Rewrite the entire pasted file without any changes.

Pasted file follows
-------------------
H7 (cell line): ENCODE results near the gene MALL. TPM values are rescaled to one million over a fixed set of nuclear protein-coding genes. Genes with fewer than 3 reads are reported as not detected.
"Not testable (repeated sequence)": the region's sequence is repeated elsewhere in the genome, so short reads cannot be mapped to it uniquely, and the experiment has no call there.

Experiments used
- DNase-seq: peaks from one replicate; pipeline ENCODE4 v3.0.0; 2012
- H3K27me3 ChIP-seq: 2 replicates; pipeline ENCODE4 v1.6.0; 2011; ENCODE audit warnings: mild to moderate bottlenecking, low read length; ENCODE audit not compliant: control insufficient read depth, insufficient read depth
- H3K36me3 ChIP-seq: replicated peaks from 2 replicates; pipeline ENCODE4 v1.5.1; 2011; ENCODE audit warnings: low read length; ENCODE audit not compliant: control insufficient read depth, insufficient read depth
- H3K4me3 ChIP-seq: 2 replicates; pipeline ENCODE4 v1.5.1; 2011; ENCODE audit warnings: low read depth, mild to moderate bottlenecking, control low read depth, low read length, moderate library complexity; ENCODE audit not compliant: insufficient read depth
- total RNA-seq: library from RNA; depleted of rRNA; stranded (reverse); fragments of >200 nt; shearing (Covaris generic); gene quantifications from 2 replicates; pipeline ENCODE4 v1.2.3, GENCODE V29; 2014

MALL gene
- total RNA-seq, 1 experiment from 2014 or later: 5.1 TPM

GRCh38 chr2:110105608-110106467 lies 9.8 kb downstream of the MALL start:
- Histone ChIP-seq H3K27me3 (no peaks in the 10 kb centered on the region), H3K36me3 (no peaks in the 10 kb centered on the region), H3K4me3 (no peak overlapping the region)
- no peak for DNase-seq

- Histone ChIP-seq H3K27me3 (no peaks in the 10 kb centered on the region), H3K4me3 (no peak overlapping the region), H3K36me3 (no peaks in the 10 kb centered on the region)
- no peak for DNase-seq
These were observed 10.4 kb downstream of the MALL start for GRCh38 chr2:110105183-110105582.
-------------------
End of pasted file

H7 (cell line): ENCODE results near the gene MALL. TPM values are rescaled to one million over a fixed set of nuclear protein-coding genes. Genes with fewer than 3 reads are reported as not detected.
"Not testable (repeated sequence)": the region's sequence is repeated elsewhere in the genome, so short reads cannot be mapped to it uniquely, and the experiment has no call there.

Experiments used
- DNase-seq: peaks from one replicate; pipeline ENCODE4 v3.0.0; 2012
- H3K27me3 ChIP-seq: 2 replicates; pipeline ENCODE4 v1.6.0; 2011; ENCODE audit warnings: mild to moderate bottlenecking, low read length; ENCODE audit not compliant: control insufficient read depth, insufficient read depth
- H3K36me3 ChIP-seq: replicated peaks from 2 replicates; pipeline ENCODE4 v1.5.1; 2011; ENCODE audit warnings: low read length; ENCODE audit not compliant: control insufficient read depth, insufficient read depth
- H3K4me3 ChIP-seq: 2 replicates; pipeline ENCODE4 v1.5.1; 2011; ENCODE audit warnings: low read depth, mild to moderate bottlenecking, control low read depth, low read length, moderate library complexity; ENCODE audit not compliant: insufficient read depth
- total RNA-seq: library from RNA; depleted of rRNA; stranded (reverse); fragments of >200 nt; shearing (Covaris generic); gene quantifications from 2 replicates; pipeline ENCODE4 v1.2.3, GENCODE V29; 2014

MALL gene
- total RNA-seq, 1 experiment from 2014 or later: 5.1 TPM

GRCh38 chr2:110105608-110106467 lies 9.8 kb downstream of the MALL start:
- Histone ChIP-seq H3K27me3 (no peaks in the 10 kb centered on the region), H3K36me3 (no peaks in the 10 kb centered on the region), H3K4me3 (no peak overlapping the region)
- no peak for DNase-seq

- Histone ChIP-seq H3K27me3 (no peaks in the 10 kb centered on the region), H3K4me3 (no peak overlapping the region), H3K36me3 (no peaks in the 10 kb centered on the region)
- no peak for DNase-seq
These were observed 10.4 kb downstream of the MALL start for GRCh38 chr2:110105183-110105582.